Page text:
Where does AQC fit into the complexity classes of Figure 2.3? e main result in this area is
a proof by Aharonov et al. [1] that a universal version of AQC can simulate any computation
in the quantum gate model (QGC) with at most polynomial slowdown. Combined with the
result by Farhi et al. [36] that the quantum gate model can simulate any AQC computation, this
implies that AQC is polynomially equivalent to QGC. erefore AQC—which contains the set
of computable optimization problems—must also contain complexity classes analogous to QMA
and BQP, that contain NPO and FPTAS respectively.
Van Dam et al. [105] have shown that an AQC algorithm for Grovers problem—searching
in an unordered set—exhibits quadratic speedup over classical algorithms, as is also the case with
the gate model.
Locality. e Aharonov et al. [1] proof assumes a computational model in which the initial and
final Hamiltonians H
and H
are k-local. A k-local Hamiltonian can be written as the sum of
independent Hamiltonians that each work on at most k qubits. For example, the EC algorithm
(2.31) is 2-local because H
is the sum of operators involving at most two qubits.
Local Hamiltonians are considered better candidates for realization on a physical quan-
tum computer which may have limited connectivity. Sometimes locality is defined according to
topology: for example, the final Hamiltonian may be restricted to involve only interactions among
neighboring qubits in a grid.
Aharonov et al. [1] show that any quantum circuit C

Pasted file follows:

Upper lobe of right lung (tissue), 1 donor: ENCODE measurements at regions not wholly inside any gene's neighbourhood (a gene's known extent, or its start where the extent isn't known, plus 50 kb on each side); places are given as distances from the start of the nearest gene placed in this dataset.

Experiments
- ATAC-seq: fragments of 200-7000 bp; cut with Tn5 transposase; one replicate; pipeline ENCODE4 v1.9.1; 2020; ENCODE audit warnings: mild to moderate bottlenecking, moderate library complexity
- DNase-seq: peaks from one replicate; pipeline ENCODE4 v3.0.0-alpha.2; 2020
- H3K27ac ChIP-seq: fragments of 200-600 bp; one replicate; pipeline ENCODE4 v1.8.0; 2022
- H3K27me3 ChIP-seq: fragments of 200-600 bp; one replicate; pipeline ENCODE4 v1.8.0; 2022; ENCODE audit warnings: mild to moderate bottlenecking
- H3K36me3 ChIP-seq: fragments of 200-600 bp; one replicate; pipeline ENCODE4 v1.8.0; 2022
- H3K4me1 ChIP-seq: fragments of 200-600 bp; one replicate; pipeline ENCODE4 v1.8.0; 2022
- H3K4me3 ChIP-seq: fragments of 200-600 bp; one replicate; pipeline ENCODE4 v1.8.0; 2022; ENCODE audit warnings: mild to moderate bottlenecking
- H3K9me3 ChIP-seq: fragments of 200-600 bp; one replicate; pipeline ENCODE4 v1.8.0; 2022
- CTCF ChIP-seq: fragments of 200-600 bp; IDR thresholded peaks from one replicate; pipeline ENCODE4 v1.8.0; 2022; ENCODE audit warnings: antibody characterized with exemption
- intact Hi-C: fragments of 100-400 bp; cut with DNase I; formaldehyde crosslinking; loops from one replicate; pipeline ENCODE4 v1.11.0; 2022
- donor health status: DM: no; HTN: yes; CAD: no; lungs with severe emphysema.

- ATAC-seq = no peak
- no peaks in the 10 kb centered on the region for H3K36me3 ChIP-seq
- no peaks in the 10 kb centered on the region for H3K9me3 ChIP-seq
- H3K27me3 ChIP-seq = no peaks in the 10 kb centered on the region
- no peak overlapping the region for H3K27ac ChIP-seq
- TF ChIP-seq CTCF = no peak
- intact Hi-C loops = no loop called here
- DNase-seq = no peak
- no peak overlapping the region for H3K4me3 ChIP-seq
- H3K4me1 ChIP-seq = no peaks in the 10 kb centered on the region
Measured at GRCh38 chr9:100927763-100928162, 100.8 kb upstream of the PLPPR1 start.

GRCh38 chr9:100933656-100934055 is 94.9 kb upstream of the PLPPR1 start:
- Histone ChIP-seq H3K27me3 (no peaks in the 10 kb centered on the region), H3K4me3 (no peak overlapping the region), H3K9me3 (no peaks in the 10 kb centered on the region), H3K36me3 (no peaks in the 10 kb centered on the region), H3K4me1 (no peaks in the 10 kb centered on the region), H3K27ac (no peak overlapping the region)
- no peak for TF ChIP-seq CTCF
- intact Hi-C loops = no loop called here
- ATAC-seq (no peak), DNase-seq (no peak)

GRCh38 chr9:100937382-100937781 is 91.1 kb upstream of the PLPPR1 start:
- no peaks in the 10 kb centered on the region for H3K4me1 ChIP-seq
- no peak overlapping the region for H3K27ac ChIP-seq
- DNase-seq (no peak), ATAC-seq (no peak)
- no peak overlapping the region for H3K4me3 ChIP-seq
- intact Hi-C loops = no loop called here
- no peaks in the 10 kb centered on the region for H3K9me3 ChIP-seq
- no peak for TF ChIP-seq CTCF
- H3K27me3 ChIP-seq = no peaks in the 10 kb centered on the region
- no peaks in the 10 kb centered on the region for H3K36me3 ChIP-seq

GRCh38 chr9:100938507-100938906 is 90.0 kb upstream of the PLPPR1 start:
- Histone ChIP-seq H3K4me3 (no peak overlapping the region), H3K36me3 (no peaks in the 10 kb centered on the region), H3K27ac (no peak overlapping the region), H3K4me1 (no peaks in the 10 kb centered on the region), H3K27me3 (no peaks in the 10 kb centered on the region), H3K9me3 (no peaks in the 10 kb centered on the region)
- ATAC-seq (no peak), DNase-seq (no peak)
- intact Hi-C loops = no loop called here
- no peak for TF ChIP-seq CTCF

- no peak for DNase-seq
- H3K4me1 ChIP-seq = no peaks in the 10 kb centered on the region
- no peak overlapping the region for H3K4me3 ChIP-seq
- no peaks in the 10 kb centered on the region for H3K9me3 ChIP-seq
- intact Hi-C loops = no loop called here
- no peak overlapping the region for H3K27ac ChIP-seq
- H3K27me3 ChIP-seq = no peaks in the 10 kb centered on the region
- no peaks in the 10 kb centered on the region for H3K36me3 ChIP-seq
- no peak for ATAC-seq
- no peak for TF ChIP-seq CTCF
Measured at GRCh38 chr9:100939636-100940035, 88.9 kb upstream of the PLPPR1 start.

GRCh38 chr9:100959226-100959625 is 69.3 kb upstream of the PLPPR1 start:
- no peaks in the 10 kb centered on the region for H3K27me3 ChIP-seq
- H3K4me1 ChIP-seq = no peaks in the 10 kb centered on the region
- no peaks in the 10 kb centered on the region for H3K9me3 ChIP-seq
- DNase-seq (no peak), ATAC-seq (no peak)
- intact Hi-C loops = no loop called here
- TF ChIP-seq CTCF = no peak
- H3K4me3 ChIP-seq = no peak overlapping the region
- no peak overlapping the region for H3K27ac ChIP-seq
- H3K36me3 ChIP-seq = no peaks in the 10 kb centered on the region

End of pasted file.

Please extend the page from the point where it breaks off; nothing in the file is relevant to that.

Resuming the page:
using at most L gates can be simu-
lated by an adabatic quantum computer using one of these models:
Five-local Hamiltonians, with at most O.L
/ expansion in problem size.
ree-local Hamiltonians, with at most O.L
/ problem overhead.
Two-local Hamiltonians interacting on a 2D grid of qubit cells, assuming each cell can
represent six different states.
Restrictions on the universal model. Published AQC algorithms use final Hamiltonians with
real-valued diagonal elements that exactly match the objective functions f .x/ and with off-
diagonals equal to zero. is category of Hamiltonian H
creates a classical ground state (with
no superposition) at the time the solution is read. A much wider choice of final Hamiltonians is
available in the general computational model; indeed Aharonov et al. [1] remark that their proof
of equivalence with the gate model assumes that the final Hamiltonian is not restricted to be
classical in this way.
Bravyi et al. [18] define a stoquastic Hamiltonian as one for which off-diagonal elements
are real and non-positive. ey show that the problem of minimizing local stoquastic Hamilto-
nians is hard for the class AM (similar to MA, a probabilistic version of NP with two rounds of
communication between the prover and the verifier).
Biamonte and Love [13] consider restrictions to the universal AQC model with an eye
toward realizability in physical machines. ey describe two categories of Hamiltonians that are
sufficient to achieve QMA-complete computation: this means the models can solve NP-hard
problems. ey also describe how to modify these models to achieve universal AQC computation.
e quantum annealing chips built by D-Wave require problem Hamiltonians specified
with reals on the diagonal and zeros on the off-diagonal, and have a connectivity structure that
is 2-local. erefore the proof of Aharonov et al. [1] of AQC equivalence with the quantum
gate model does not apply to these chips in their current design. e approximation problem
implemented in the D-Wave hardware topology has a classical PTAS; see Section 4.1 for more.

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